Under the new law, “[a] person who is qualified by knowledge, skill, experience, training, or education, in the administration of standardized field sobriety tests, including the horizontal gaze nystagmus (HGN) test, shall be allowed to testify subject to showing of a proper foundation of qualifications.” MCL 257.625s. This means that police officers can testify at trial about how they were trained in the standardized testing and be subject to cross-examination on whether or not the tests were conducted correctly. Even the HGN test has gained enough acceptance in the scientific community as a tool to establish the presence of alcohol that expert testimony is no longer required to establish the validity of this test. People v Berger, 217 Mich App 213; 551 NW2d 421 (1996). However, a police officer’s incorrect administration of the HGN can lead to an inaccurate interpretation of the result and can affect a search warrant granted on this premise. People v Mullen, 282 Mich App 14; 762 NW2d 170 (2008).
Michigan’s new laws do not prevent police officers from using other “non-standardized” field sobriety tests as long as they comport with Michigan’s rules of evidence. For example, police officers may ask the subject to count to 10 or recite the alphabet forwards or backwards, or ask the subject to extend his arm out and touch his nose with the index finger. This means that the officer can essentially testify about any field sobriety test tactic as long as it is relevant and admissible.
The inability to perform these tests doesn’t mean that the subject is actually intoxicated. Age, injury or illness can affect a person’s ability to walk in a straight line or stand on one foot. A person who is deaf or hard of hearing may not be able to listen to directions. An eye affliction or disease may affect a person’s ability to follow a slow-moving object. A police officer may falsely determine probable cause from a field sobriety test that has nothing to do with alcohol or drugs. These are important considerations to consider before you agree to the police officer’s request.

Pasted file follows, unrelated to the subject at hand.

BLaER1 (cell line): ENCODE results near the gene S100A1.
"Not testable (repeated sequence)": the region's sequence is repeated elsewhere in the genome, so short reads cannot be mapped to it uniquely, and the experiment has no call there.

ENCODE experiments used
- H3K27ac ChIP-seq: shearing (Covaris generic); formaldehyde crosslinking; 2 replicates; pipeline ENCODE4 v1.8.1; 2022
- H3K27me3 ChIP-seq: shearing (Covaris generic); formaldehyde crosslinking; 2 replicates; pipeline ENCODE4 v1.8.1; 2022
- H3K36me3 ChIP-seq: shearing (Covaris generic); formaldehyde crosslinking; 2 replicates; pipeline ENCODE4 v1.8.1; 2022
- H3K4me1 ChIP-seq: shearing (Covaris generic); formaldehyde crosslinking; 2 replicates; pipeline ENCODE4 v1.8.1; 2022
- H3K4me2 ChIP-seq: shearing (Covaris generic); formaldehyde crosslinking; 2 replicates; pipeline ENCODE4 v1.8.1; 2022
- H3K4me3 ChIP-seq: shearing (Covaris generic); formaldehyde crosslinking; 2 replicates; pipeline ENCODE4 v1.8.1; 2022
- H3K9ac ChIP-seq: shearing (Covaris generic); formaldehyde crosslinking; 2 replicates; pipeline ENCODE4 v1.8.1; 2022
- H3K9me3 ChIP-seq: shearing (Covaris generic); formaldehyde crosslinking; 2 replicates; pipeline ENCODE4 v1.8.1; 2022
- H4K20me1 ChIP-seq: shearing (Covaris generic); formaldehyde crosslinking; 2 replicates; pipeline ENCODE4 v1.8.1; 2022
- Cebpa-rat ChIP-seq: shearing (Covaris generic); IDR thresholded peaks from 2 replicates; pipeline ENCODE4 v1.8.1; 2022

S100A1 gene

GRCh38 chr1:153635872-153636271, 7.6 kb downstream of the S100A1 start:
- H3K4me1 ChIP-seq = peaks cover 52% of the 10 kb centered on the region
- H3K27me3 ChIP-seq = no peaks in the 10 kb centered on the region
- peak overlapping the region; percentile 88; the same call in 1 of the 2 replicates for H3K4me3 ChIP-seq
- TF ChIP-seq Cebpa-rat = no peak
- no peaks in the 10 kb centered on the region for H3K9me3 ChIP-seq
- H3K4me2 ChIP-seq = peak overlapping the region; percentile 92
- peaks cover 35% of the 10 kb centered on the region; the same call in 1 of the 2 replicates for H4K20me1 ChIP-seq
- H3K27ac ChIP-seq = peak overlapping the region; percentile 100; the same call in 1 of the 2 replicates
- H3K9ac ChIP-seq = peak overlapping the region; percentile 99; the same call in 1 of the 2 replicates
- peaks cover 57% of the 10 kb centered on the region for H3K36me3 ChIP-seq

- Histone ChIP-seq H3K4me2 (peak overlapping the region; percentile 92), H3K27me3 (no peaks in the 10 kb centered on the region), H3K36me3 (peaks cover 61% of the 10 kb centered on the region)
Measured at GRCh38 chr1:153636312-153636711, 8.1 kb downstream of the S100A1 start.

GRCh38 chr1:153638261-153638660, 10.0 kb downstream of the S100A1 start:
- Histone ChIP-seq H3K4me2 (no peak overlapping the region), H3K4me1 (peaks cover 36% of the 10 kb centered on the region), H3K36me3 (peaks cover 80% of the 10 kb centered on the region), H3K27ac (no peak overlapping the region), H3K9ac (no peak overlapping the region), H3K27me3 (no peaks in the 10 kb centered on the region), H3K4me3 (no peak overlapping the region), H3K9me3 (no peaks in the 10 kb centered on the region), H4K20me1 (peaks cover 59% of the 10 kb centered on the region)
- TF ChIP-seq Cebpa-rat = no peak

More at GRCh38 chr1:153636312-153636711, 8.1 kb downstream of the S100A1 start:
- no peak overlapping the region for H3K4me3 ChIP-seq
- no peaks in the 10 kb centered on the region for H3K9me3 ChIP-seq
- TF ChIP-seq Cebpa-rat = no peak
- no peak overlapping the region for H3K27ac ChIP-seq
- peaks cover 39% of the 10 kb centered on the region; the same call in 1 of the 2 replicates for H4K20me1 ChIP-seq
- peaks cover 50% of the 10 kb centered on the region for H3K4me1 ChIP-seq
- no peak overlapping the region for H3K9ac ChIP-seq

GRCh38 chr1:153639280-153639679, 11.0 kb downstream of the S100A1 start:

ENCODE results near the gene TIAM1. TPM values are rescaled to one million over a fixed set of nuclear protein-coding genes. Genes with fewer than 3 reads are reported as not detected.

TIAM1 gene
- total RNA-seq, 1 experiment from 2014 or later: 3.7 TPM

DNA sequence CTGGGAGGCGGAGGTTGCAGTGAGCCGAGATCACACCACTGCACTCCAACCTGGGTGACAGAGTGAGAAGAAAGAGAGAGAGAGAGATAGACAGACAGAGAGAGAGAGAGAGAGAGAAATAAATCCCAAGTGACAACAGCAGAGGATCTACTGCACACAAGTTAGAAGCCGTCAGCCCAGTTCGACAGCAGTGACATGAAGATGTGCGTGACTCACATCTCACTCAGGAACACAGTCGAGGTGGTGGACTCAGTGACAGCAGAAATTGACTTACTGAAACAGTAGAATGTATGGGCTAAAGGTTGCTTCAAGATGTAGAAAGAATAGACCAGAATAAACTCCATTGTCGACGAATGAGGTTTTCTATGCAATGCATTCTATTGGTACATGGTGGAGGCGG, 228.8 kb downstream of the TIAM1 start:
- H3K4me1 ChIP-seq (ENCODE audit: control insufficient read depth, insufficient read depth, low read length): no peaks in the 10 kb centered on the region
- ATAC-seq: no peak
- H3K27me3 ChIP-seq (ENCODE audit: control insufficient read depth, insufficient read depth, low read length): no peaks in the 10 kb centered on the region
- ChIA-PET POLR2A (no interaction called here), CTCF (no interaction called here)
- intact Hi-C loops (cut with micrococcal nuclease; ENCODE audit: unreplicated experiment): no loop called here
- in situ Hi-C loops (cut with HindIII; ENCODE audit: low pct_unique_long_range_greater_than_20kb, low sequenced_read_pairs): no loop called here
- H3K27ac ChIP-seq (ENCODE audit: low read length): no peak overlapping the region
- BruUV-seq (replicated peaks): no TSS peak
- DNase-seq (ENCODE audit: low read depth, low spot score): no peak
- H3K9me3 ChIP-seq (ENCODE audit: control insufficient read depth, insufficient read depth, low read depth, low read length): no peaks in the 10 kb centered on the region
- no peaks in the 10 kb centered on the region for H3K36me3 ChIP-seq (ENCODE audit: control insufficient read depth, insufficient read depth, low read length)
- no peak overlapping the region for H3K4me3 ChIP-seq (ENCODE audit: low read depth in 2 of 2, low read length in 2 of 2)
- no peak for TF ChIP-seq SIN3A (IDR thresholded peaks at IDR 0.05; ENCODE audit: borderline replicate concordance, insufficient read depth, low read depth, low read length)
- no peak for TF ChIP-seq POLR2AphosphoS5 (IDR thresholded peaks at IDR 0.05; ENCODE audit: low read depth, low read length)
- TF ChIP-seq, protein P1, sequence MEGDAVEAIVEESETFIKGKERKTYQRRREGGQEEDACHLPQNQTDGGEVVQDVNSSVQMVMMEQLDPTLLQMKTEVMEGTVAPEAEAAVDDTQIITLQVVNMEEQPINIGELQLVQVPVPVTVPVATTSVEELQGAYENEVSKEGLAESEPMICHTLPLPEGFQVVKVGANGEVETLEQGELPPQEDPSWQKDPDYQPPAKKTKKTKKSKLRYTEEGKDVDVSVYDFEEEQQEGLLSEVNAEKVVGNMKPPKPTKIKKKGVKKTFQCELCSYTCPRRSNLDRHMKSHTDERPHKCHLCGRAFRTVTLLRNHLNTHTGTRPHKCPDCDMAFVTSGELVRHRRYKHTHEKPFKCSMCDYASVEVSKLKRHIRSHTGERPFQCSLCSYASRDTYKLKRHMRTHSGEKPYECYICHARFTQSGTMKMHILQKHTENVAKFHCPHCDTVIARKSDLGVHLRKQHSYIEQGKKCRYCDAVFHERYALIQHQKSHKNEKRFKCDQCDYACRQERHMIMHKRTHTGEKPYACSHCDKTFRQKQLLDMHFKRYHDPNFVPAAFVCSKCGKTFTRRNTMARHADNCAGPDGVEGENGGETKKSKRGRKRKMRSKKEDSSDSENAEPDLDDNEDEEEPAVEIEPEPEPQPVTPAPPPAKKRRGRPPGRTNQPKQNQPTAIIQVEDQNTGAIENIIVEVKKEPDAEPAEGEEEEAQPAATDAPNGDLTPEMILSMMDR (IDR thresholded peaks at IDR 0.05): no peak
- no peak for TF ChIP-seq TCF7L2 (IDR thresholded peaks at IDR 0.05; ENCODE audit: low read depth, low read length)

Despite the value and admissibility of field sobriety tests, there is no requirement under Michigan law for a driver to submit to them even when demanded by a police officer. More often than not, agreeing to perform a field sobriety test simply provides the prosecutor with more evidence to obtain a conviction against you. Even worse, a person failing a field sobriety test because of age or medical conditions may be subject to a false conviction of drunk driving when alcohol or drugs were never consumed. In short, you may have nothing to gain and everything to use.
However, do not think that refusing a field sobriety test will also allow you to refuse other types of sobriety tests requested by the police officer. You may be asked to submit to a preliminary breath test (PBT) on the roadside with a portable machine. Refusing to take the PBT can result in the driver being responsible for a civil infraction punishable by a fine. A commercial vehicle driver who refuses a PBT may even be subject to a misdemeanor conviction. You may eventually be arrested and requested to take a Datamaster breath test or a blood test for chemical analysis. Under Michigan’s implied consent laws, refusing any of these chemical tests can result in 6 points and suspension of your operator’s license. You should always consult with a lawyer before taking the drastic step of refusing any sobriety testing requests made by the police. Otherwise you may incur severe and unexpected consequences.
If you or a loved one is charged with any criminal offense, do not hesitate to contact the experienced attorneys at Kershaw, Vititoe & Jedinak PLC today.